EGU General Assembly 2021
© Author(s) 2021. This work is distributed under
the Creative Commons Attribution 4.0 License.

Innovative Exploration Drilling and Data Acquisition – Test Center (I-EDDA-TC), Örebro, Central Sweden

Bjarne Almqvist1, Maria Ask2, Linus Brander3, Stefan Buske4, Christoph Büttner4, Rüdiger Giese5, Ulrich Harms5, Christopher Juhlin1, Jochem Kück5, Carl Linden6, Henning Lorenz1, and Jan-Erik Rosberg7
Bjarne Almqvist et al.
  • 1Department of Earth Sciences, Uppsala University, Uppsala, Sweden
  • 2Geosciences and Environmental Engineering, Luleå University of Technology, Luleå, Sweden
  • 3Research Institutes of Sweden, Borås, Sweden
  • 4Technical University Bergakademie Freiberg, Freiberg, Germany
  • 5GeoForschungsZentrum Potsdam, Potsdam, Germany
  • 6Epirock Rock Drills AB, Örebro, Sweden
  • 7Engineering Geology, Lund University, Lund, Sweden

Increasing the effectiveness of exploration for mineral resources is vital to meet future societal, economic and environmental challenges. Effective exploration drilling for mineral resources is an area where industrial innovation plays an important role. Measurements-while-drilling, data acquisition and next generation logging sondes represent three important areas that need development in the mineral exploration sector. Despite this need, there is a lack of test beds that allow to test novel drilling equipment. This limits the development and implementation of equipment with technology that has been proven, but does not yet fulfil the requirements of a product on the commercial market. Although a variety of test sites exist throughout Europe, they are constrained to existing infrastructure, which limits users to pre-existing conditions that may not fit their purpose or need. The I-EDDA-TC provides a unique environment for the development of drilling, and related, equipment used for exploration of mineral resources.

The regional geology around the test center site is dominated by Svecokarelian age granitoid intrusive and acid volcanic rocks (rhyolites) that strike east-west and dip sub-vertical. During 2019 and 2020, two boreholes were drilled at the test center site, as part of an EIT Raw Materials upscaling project. The first borehole is a fully cored 970 m deep borehole drilled with diamond bit (HQ dimension). The second borehole was drilled in the late summer of 2020, and is a 200 m deep percussion-drilled borehole with ~220 mm diameter. Here we present a preliminary synthesis of results from a geophysical survey, borehole logging and geological logging of drill core.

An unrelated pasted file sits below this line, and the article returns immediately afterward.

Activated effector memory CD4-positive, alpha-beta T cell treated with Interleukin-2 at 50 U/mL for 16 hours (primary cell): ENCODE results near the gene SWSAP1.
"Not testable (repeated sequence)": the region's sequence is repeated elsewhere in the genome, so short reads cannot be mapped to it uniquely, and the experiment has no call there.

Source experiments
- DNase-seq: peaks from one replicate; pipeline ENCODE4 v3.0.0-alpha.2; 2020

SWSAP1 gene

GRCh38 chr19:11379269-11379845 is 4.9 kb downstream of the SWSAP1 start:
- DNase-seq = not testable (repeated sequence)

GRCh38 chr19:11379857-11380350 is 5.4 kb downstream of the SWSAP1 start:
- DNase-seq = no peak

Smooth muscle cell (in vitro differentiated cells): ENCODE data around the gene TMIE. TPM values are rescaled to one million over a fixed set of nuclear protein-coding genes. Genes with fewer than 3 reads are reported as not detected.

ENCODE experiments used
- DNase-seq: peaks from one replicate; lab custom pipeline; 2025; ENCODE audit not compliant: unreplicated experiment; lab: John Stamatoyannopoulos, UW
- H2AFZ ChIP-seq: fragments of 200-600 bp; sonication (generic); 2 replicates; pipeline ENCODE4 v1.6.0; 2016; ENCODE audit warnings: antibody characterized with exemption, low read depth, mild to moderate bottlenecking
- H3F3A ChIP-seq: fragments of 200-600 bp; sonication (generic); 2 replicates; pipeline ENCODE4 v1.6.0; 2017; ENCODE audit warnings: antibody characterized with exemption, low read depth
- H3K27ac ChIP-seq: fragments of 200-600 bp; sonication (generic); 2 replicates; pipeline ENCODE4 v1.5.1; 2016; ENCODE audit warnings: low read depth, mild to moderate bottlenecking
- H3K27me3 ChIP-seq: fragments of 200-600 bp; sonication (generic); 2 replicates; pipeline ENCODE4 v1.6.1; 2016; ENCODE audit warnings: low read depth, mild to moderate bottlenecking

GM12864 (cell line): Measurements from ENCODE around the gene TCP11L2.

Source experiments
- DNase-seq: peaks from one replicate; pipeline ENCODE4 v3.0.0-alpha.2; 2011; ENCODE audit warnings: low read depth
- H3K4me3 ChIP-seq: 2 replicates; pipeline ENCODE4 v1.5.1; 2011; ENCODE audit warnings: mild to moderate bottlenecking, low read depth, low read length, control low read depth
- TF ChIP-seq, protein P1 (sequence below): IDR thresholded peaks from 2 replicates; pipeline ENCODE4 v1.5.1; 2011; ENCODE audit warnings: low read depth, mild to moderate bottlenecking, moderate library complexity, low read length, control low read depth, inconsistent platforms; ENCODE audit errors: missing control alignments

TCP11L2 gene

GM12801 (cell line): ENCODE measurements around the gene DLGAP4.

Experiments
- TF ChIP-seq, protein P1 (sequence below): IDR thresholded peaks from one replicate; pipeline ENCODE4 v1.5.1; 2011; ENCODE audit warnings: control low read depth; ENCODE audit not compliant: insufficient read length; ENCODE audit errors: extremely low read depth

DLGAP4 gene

In summer 2019 a comprehensive geophysical surveying program was performed at the site, including 3D high resolution seismic, 2D deeper seismic with a large vibrator source, a series of high-resolution resistivity profiles and magnetic profiles. The 3D seismic data provided detailed velocity information in the near-surface at the site, allowing interpretation of depths to the groundwater table and bedrock in 3D. Data gained from two downhole logging campaigns provides a robust base for the detailed differentiation and characterization of the formations. A first look on the data shows well defined correlations amongst the various geophysical downhole parameters. Geological logging focused both on material properties (e.g. mineralogy, grain-size, texture, alteration and mineralization) and rock mass (joints and RQD). Magnetic susceptibility and ultrasonic pulse velocity were measured at regular intervals along the full core length, and 66 specimens were prepared and analysed with respect to porosity, density, abrasivity, major chemical elements, indirect tensile strength and uniaxial compressive strength. The integrated analysis of core data, surface and borehole seismic data, and the continuous logging profiles allows for the 3-dimensional characterization of the underground below the test center platform, as well as provides reference data for assessment of work conducted at the site (e.g. development of geophysical instruments, testing of drillabilaty and wear on drill bits). Our results will be open access published so that data can be compared to drilling and instruments test of commercial and academic parties utilizing this testing facility in future.

How to cite: Almqvist, B., Ask, M., Brander, L., Buske, S., Büttner, C., Giese, R., Harms, U., Juhlin, C., Kück, J., Linden, C., Lorenz, H., and Rosberg, J.-E.: Innovative Exploration Drilling and Data Acquisition – Test Center (I-EDDA-TC), Örebro, Central Sweden, EGU General Assembly 2021, online, 19–30 Apr 2021, EGU21-10044,, 2021.

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